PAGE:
On a Saturday morning, a group of young people gather at the shores of Lake Elementaita in Nakuru County, form a circle and start sharing some black little balls, the size of macadamia nuts.
They then take slingshots and start walking towards the sleeping warrior hill, a few kilometres from the lake.
Some of them carry gunny bags, which as we later learn, are for putting waste that they collect as they ascend uphill.
The young people, many of them in their 20s, are members of Slow Food Youth Network (SFYN) Kenya, who support biodiversity and actions which lean towards climate change mitigation.
SFYN Kenya is a branch of the larger Slow Food Network, an international organisation that supports access to good, clean and fair food for all.
SFYN Kenya unites groups of young food enthusiasts, chefs, activists, students and food producers who participate in public debate about current issues.
Raising food awareness
Through their events and activities, SFYN Kenya raises awareness about important food issues such as how to feed the world, food waste and sustainable food production, stimulating positive action on climate change.
As the youth ascend, they take the slingshots in turns and throw the black balls all over the hills. One would easily be forgiven for confusing them with bird hunters.
But no, the black round things are actually seed balls, most of them of indigenous trees such as acacia, which the young people are broadcasting hoping that at least most of them will germinate.
“Although as young people we may not have resources, we have the zeal and energy to play part in climate change mitigation in our own little way,” said SFYN coordinator Elsphas Masanga.
The hike, he added, was to encourage people to walk more thus bringing down fossil consumption of fuels by vehicles.
It also aimed at creating awareness on deforestation and environmental conservation through, for example, garbage collection and separation.
As they ascended up the hill, discussions revolved around the current climate change situation and its effects such as erratic weather conditions occasioned by drought, floods and heavy winds.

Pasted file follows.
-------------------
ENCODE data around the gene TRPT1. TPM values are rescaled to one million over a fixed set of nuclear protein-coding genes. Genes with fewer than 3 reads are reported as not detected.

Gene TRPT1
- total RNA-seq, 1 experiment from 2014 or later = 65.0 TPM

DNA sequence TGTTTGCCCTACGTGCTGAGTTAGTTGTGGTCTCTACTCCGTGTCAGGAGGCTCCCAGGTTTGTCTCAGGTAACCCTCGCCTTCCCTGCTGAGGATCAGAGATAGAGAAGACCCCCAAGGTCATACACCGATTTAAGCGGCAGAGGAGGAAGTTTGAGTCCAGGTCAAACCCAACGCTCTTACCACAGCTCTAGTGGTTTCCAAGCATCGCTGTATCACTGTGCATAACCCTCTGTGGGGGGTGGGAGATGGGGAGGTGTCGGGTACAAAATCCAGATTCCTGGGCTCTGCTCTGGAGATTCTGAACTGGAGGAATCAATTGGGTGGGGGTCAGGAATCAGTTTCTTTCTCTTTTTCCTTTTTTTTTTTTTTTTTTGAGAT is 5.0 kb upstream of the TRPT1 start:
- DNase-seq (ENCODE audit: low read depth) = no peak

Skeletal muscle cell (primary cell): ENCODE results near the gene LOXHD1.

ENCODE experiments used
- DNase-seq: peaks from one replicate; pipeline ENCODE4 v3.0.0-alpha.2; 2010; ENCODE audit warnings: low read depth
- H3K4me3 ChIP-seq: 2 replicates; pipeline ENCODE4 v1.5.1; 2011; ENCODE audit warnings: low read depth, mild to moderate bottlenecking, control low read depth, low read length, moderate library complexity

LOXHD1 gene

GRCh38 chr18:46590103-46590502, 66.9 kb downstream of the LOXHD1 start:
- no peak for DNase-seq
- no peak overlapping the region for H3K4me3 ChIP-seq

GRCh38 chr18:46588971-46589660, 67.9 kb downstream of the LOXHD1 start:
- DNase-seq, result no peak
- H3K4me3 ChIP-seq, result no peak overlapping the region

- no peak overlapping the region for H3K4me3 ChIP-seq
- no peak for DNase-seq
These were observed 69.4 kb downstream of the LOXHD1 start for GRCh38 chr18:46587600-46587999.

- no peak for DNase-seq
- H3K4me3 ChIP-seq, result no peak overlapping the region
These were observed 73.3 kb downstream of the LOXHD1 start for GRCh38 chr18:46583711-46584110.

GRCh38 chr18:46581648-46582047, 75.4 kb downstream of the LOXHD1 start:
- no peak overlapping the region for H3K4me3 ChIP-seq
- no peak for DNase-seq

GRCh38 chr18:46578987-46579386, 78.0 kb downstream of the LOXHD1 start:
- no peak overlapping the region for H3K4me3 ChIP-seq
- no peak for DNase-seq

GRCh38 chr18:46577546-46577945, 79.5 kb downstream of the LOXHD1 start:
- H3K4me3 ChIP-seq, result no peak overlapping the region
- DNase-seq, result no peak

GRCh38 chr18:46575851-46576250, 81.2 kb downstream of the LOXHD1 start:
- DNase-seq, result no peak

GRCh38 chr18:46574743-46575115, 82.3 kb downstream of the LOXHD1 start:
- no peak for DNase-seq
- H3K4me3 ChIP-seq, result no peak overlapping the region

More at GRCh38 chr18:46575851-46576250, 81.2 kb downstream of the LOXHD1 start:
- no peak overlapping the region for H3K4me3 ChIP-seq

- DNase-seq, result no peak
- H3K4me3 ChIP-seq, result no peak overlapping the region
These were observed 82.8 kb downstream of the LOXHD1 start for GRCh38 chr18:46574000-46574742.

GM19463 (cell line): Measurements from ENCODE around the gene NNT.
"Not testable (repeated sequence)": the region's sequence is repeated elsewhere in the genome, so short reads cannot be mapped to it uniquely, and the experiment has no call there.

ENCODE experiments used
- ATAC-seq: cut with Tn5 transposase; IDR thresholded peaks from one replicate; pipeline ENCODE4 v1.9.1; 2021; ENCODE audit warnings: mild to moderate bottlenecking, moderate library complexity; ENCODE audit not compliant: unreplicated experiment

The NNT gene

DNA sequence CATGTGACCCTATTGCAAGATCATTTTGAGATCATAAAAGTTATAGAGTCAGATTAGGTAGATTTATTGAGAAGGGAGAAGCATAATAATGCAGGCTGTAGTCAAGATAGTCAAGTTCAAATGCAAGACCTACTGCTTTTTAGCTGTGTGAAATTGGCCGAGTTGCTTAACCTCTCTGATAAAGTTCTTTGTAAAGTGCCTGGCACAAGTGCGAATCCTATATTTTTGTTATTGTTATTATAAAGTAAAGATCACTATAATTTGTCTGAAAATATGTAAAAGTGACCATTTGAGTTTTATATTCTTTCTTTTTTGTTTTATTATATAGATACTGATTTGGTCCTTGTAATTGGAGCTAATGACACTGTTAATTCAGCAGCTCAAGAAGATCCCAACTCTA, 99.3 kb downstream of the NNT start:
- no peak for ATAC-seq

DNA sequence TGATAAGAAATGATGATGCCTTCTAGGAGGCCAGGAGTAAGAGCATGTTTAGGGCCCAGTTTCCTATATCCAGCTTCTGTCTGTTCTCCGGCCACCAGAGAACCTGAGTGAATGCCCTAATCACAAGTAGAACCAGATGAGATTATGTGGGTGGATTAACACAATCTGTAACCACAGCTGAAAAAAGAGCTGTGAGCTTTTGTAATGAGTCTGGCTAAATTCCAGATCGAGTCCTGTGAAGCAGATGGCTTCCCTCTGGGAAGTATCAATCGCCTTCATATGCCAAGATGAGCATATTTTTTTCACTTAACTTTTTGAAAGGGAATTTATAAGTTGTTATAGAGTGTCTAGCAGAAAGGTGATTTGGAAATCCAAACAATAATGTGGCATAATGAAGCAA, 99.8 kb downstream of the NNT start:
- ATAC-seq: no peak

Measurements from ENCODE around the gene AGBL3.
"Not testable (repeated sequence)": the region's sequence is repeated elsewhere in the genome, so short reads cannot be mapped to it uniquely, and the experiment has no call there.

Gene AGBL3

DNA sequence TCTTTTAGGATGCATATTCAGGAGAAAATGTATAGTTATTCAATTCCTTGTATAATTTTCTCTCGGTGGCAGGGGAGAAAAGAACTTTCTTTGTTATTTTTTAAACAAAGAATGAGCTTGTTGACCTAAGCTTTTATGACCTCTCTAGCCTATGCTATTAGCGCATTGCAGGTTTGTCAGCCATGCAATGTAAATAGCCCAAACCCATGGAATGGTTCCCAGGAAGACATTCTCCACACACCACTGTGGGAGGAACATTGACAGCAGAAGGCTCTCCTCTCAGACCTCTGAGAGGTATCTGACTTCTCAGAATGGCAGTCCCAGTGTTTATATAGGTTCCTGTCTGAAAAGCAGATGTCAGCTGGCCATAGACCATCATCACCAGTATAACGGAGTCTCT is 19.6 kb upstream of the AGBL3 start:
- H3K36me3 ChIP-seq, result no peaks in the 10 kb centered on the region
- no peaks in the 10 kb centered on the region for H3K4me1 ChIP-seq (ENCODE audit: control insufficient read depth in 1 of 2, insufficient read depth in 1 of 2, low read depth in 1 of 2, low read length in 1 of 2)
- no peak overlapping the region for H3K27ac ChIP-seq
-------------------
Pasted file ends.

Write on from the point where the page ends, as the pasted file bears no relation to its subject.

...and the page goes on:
By the time of descent, the hikers had broadcast about 40,000 seed balls, with the hope that they would all sprout, thrive and make the hill a cooler, greener place.
Drought in the north
Currently, Kenya is facing one of the worst drought situations, especially in the north, owing to failed rains causing shortage of human food as well as pasture.
“Just like other populations, young people face the challenges which come with climate change, but they are barely heard,” said Lucy Githieyah, SFYN matron.
Some of the challenges faced by young people include mental health issues due to anxieties and uncertainties about the future.
Additionally, climate change affects sectors such as employment, which is key for the youth.
Young people account for about 75 per cent of Kenya’s population, meaning that they are highest among every group affected by climate change.
This, Ms Githieyah added, calls for activities that are captivating, relaxing yet in line with resilience and combating climate change and its effects.
“We actively involve youth in biodiversity as a way of enhancing food security, creating employment opportunities and encouraging young people to actively participate in agriculture,” said Ms Githieyah.
At the age of 29, Brian Wachira, who was among the hikers, believe that the youth have, more than anyone else, the highest responsibility in climate change matters.
“We, the millennials, are more informed than both the older and younger generations and must use this knowledge towards building resilience as well as taking mitigating actions,” said Mr Wachira.
Build a green world
He called on young people to develop products and services that will give credible and scalable innovative solutions in leading campaigns to build a green world.
In partnership with like-minded youth, Mr Wachira founded Native Thrill Safaris with the aim of promoting local ecotourism and advocating for conservation of indigenous ecosystems.
“By encouraging local excursions we help the locals appreciate nature and also get a first-hand witness of the devastating effects of human activities on our natural attractions,” he noted.
According to experts, it is not all dull and groom in climate change matters and its effects as young people can leverage on opportunities around the same.
“Climate change should not be seen as an all-weep-and-cry affair. There are numerous opportunities which come with it,” said Dr Cromwel Lukorito, an agro-meteorology expert at the University of Nairobi.
In the digital era, he noted, young people can take advantage and engage in economic activities such as e-marketing, e-extension services and early warning systems.
All they need to do, he added, is to be creative and come up with adaptation and solution-based technologies that their target markets can take up fast.
Additionally, young people should explore opportunities in research and academia and pursue lines that are geared towards solving the climate change puzzle.
“They also have a duty to mentor children who are younger than them on climate change matters so that they can prepare them for the future,” said Dr Lukorito.
“Youth are agents of change and they should take key roles in climate change matters,” he emphasised.
He called on the government, development organisations, academic institutions and other stakeholders to ensure that climate change matters are embedded strategically in youth programmes.